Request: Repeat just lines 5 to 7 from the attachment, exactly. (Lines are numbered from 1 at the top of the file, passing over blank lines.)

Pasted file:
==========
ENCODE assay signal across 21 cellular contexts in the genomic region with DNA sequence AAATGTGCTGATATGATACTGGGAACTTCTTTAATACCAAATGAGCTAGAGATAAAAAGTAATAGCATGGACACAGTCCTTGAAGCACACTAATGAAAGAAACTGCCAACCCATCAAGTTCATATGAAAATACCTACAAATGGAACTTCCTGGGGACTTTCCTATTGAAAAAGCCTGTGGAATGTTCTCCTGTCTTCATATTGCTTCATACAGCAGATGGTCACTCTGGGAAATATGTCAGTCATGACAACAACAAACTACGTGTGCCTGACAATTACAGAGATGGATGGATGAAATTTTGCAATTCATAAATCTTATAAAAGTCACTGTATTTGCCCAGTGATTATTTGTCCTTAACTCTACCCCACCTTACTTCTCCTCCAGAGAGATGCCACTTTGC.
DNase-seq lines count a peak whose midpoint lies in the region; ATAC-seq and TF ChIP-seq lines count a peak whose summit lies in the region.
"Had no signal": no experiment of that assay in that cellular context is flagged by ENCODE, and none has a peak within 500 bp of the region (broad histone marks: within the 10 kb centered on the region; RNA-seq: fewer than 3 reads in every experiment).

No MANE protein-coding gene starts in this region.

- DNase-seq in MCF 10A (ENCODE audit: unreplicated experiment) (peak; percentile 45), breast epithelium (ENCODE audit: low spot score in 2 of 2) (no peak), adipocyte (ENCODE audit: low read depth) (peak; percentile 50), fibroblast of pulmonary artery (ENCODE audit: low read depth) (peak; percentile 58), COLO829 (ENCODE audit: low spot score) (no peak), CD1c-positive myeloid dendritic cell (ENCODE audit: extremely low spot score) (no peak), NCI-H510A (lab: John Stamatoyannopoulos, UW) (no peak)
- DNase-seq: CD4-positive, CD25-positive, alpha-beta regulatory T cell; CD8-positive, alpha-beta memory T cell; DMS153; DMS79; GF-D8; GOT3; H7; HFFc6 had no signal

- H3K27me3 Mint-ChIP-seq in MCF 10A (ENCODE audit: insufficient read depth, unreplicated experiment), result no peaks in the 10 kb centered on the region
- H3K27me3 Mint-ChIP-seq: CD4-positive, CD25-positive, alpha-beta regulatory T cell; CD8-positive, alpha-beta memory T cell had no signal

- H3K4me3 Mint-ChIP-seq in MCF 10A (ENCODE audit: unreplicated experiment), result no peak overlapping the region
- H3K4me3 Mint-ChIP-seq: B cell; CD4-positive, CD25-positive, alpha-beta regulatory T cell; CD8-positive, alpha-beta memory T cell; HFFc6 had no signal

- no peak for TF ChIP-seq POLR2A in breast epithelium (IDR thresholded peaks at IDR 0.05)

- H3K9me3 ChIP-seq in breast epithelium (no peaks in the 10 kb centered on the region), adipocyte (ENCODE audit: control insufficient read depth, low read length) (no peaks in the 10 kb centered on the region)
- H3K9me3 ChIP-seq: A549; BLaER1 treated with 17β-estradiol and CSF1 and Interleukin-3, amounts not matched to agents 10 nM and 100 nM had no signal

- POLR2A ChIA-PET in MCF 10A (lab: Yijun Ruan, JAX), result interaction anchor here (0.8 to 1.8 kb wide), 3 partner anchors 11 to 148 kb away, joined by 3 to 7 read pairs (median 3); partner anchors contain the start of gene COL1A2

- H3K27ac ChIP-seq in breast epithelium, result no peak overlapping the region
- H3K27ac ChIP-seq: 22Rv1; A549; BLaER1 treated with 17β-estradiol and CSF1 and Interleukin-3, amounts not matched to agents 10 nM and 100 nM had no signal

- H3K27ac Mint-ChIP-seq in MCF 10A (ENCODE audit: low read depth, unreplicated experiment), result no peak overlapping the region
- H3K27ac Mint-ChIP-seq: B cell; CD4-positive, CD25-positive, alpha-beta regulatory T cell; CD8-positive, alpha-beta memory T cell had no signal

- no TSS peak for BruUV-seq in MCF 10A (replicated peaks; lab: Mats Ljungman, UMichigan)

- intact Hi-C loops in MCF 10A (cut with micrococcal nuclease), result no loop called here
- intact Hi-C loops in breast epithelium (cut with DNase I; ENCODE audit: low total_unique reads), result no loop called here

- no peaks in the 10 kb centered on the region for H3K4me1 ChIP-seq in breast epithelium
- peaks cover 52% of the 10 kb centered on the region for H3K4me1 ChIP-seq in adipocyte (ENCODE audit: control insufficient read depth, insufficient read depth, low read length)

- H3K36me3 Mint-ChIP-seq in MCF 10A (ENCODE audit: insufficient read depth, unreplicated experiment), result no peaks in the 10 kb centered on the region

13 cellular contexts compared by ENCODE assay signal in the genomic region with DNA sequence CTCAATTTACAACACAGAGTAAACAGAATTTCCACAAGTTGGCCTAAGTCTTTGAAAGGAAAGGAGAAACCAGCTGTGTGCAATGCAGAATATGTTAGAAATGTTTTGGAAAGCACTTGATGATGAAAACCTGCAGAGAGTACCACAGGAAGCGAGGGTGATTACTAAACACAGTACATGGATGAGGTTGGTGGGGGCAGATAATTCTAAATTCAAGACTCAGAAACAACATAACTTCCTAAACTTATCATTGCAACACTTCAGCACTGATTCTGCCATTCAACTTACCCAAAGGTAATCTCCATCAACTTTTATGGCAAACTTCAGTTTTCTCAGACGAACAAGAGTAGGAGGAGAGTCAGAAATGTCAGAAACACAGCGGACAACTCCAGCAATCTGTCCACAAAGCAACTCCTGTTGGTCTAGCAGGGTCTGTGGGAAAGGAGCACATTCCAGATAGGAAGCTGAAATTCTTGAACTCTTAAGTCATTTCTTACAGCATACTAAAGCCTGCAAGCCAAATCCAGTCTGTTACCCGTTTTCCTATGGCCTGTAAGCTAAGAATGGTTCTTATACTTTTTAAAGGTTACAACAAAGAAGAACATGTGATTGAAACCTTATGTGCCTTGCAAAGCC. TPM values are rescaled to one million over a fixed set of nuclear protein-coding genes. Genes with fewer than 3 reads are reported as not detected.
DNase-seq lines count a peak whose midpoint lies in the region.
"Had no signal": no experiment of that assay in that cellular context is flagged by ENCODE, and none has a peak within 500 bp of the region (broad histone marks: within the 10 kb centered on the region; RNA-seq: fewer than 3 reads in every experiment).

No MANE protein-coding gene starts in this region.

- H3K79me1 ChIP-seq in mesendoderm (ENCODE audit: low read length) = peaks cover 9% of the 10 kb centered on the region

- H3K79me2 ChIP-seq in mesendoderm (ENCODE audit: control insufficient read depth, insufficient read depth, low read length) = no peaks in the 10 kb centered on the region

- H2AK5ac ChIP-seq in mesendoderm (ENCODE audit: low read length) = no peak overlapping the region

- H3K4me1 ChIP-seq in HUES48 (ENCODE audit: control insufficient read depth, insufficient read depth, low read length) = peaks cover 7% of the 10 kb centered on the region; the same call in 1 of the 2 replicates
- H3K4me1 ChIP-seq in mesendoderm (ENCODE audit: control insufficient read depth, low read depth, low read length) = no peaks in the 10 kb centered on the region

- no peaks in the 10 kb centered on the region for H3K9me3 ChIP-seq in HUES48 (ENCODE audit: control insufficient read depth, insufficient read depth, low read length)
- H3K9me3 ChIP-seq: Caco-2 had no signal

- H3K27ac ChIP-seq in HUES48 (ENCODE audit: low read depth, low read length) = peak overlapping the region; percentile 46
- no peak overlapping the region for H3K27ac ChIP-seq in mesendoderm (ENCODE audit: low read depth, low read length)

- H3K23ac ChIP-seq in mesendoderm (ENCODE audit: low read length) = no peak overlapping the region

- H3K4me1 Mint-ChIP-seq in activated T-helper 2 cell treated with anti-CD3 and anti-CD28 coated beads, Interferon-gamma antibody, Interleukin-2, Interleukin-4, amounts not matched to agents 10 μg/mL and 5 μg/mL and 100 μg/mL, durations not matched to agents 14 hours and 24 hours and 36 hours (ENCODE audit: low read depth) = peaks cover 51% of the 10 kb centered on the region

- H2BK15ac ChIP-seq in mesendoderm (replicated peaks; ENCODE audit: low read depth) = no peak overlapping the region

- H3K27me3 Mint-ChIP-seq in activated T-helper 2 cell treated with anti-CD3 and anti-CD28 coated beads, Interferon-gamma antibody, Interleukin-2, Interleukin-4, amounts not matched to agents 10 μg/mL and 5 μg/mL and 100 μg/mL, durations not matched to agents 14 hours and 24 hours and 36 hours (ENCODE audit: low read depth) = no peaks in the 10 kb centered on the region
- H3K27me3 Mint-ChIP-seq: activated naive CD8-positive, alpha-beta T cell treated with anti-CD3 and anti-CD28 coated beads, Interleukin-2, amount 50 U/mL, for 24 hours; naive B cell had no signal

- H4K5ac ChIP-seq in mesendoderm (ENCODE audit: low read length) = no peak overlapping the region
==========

- DNase-seq in MCF 10A (ENCODE audit: unreplicated experiment) (peak; percentile 45), breast epithelium (ENCODE audit: low spot score in 2 of 2) (no peak), adipocyte (ENCODE audit: low read depth) (peak; percentile 50), fibroblast of pulmonary artery (ENCODE audit: low read depth) (peak; percentile 58), COLO829 (ENCODE audit: low spot score) (no peak), CD1c-positive myeloid dendritic cell (ENCODE audit: extremely low spot score) (no peak), NCI-H510A (lab: John Stamatoyannopoulos, UW) (no peak)
- DNase-seq: CD4-positive, CD25-positive, alpha-beta regulatory T cell; CD8-positive, alpha-beta memory T cell; DMS153; DMS79; GF-D8; GOT3; H7; HFFc6 had no signal

- H3K27me3 Mint-ChIP-seq in MCF 10A (ENCODE audit: insufficient read depth, unreplicated experiment), result no peaks in the 10 kb centered on the region